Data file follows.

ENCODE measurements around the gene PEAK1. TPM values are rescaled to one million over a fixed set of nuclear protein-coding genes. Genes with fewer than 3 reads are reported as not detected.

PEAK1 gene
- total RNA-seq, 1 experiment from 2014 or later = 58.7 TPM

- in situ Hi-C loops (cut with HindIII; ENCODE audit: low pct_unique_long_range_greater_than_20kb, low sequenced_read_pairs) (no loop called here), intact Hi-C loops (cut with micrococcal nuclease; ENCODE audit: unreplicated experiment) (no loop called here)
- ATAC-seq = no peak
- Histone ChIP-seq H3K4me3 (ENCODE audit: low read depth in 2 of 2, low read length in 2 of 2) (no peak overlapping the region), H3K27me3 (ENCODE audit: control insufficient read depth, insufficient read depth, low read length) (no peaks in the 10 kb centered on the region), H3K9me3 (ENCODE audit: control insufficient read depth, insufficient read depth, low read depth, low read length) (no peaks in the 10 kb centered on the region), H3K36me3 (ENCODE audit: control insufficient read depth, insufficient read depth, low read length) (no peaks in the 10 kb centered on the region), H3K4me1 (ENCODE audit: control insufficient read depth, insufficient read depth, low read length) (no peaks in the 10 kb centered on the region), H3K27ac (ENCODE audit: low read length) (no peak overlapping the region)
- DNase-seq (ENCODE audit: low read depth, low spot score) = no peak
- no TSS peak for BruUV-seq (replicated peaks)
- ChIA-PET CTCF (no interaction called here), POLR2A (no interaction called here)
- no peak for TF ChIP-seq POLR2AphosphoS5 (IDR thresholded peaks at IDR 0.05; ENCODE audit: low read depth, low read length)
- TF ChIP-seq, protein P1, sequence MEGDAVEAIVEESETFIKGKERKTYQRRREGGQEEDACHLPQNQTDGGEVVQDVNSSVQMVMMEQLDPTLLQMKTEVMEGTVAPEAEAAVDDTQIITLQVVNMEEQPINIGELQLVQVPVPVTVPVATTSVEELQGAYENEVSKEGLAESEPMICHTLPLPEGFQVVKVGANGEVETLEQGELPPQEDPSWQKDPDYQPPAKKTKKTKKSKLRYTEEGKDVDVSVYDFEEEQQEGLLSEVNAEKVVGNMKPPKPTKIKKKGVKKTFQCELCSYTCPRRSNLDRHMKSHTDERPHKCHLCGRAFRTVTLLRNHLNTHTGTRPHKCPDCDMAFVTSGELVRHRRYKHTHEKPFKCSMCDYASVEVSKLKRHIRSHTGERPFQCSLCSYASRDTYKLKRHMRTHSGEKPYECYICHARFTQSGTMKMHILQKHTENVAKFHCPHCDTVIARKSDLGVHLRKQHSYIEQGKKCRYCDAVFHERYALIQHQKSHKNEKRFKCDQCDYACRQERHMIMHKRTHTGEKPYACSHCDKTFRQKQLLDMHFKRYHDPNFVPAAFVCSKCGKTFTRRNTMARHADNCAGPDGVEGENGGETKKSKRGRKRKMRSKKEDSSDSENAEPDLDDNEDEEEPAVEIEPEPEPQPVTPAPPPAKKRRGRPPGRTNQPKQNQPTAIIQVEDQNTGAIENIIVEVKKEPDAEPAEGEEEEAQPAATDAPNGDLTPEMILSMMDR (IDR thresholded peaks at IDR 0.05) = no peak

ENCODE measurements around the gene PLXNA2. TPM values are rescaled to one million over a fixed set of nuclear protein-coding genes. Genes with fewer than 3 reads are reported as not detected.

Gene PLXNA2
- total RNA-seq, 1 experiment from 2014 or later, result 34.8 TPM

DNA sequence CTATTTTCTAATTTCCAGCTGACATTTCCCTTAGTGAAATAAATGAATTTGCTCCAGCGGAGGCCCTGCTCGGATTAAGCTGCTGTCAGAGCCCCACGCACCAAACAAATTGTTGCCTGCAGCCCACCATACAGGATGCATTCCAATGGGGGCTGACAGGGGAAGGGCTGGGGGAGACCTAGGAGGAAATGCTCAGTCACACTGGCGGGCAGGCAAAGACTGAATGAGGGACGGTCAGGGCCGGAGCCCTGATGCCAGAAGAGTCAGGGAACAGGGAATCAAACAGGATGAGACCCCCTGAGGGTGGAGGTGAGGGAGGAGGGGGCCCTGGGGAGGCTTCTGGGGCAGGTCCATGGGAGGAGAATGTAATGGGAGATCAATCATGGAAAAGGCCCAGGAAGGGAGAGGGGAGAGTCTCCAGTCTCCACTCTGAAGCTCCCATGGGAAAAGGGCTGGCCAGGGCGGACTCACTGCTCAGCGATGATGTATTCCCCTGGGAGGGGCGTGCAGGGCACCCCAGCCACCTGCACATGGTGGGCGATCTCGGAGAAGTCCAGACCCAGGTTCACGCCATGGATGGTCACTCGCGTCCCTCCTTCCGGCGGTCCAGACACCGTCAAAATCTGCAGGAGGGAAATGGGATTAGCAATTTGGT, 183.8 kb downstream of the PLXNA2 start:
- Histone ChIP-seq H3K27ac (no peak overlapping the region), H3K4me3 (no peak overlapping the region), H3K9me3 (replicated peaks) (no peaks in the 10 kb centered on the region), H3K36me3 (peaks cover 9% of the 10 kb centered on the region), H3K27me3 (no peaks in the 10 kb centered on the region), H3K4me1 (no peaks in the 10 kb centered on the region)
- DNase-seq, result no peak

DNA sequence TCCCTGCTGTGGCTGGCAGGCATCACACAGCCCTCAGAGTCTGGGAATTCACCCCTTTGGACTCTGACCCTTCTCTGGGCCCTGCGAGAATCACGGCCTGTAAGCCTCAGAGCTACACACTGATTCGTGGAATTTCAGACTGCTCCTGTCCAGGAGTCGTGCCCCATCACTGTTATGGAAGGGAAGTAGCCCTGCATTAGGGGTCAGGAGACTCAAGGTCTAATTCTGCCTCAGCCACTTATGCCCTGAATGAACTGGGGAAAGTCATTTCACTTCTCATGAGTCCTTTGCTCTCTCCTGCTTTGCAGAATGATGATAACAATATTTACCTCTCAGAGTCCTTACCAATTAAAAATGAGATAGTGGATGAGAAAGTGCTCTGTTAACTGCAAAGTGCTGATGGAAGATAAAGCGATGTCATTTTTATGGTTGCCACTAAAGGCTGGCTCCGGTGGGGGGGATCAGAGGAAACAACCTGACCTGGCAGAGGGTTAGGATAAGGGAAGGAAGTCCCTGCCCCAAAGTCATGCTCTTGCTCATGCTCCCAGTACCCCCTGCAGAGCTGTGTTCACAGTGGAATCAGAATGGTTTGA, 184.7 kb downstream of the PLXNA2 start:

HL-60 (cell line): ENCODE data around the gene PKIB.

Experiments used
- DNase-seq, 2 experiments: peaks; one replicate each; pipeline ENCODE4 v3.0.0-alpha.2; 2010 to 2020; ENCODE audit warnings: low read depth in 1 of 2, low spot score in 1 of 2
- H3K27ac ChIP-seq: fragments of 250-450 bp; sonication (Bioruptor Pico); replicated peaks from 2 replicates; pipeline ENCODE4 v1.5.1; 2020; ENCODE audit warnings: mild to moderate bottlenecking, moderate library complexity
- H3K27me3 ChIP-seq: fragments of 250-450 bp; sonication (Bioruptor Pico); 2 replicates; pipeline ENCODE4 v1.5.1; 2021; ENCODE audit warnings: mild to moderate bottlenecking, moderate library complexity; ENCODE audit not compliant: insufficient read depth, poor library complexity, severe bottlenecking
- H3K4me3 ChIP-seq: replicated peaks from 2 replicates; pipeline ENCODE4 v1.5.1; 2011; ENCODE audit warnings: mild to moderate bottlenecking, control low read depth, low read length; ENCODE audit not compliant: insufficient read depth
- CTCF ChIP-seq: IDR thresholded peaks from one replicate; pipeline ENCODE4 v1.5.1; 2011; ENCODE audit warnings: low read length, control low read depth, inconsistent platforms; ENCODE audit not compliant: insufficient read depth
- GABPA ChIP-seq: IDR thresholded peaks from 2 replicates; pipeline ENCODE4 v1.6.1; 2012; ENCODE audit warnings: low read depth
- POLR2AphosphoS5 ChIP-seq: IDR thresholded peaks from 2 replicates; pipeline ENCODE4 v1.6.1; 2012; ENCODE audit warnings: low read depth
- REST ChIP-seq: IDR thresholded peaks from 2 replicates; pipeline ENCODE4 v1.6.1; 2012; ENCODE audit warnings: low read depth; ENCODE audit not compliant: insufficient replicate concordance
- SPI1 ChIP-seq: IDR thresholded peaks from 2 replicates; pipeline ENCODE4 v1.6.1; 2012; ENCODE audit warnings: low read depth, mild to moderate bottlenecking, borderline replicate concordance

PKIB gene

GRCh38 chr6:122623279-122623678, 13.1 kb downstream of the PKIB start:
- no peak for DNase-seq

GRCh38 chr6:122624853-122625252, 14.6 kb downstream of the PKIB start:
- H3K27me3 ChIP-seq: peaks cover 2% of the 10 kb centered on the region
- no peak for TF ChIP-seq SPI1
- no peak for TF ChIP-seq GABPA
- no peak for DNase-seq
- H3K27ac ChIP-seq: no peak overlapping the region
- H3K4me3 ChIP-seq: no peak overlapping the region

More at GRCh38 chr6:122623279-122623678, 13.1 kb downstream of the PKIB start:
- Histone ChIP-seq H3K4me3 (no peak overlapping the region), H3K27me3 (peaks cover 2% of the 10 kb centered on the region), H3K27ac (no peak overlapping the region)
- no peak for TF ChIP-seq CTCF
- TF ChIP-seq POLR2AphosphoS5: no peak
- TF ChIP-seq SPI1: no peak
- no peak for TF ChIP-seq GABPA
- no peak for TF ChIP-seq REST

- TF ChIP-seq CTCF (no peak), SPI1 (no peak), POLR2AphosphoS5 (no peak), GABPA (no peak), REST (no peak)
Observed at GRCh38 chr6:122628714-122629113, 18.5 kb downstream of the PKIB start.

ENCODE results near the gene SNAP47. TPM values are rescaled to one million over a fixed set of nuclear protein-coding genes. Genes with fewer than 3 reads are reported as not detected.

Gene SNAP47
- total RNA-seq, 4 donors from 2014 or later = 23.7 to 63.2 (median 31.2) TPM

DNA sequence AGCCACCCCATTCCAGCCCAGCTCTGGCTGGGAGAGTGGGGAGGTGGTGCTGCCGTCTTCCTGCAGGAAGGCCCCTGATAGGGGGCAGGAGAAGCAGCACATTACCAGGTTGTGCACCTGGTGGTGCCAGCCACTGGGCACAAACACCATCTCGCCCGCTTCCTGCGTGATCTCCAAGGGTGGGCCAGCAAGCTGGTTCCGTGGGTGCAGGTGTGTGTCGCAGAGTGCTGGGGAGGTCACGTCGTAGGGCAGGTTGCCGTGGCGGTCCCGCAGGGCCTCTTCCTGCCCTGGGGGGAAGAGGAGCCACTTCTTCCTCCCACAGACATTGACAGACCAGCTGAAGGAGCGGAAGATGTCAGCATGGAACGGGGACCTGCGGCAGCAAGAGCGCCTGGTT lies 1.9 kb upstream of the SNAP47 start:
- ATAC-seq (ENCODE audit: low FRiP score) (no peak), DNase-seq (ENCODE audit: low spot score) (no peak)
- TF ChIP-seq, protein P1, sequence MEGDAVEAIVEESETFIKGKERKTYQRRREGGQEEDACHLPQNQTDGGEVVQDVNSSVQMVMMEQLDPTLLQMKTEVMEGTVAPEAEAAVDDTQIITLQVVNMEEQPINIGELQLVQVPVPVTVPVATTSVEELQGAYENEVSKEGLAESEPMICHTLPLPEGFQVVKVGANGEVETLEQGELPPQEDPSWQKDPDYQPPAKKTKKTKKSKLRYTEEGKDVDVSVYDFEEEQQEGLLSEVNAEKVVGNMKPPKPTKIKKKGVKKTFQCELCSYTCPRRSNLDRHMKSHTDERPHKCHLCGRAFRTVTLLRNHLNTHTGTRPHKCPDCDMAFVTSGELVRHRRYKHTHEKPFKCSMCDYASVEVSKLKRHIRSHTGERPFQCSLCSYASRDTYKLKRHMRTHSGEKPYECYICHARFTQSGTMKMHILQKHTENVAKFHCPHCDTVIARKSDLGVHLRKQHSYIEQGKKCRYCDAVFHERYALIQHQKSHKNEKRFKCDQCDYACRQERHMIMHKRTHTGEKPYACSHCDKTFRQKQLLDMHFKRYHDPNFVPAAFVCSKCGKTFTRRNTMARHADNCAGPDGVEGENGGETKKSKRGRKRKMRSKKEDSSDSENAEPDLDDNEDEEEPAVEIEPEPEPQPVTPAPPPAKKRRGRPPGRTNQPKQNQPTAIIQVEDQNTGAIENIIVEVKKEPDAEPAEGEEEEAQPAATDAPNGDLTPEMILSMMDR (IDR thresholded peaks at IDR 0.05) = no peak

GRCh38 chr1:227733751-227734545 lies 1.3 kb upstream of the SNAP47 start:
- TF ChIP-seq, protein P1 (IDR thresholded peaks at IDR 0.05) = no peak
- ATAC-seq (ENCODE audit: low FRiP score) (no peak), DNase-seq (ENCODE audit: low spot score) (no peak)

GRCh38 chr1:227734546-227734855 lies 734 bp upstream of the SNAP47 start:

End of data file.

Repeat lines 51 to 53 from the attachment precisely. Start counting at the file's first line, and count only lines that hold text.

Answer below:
- total RNA-seq, 4 donors from 2014 or later = 23.7 to 63.2 (median 31.2) TPM

DNA sequence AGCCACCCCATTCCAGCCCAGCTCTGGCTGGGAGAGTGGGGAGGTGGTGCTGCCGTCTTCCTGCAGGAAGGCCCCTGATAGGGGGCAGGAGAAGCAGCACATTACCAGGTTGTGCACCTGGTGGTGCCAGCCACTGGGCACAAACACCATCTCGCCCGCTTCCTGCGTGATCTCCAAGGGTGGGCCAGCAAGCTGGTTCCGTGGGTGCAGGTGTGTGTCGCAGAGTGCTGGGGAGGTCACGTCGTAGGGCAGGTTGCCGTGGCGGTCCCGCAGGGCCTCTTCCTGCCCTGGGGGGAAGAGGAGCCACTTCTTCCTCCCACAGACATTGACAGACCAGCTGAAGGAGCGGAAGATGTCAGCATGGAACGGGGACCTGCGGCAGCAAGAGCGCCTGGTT lies 1.9 kb upstream of the SNAP47 start:
- ATAC-seq (ENCODE audit: low FRiP score) (no peak), DNase-seq (ENCODE audit: low spot score) (no peak)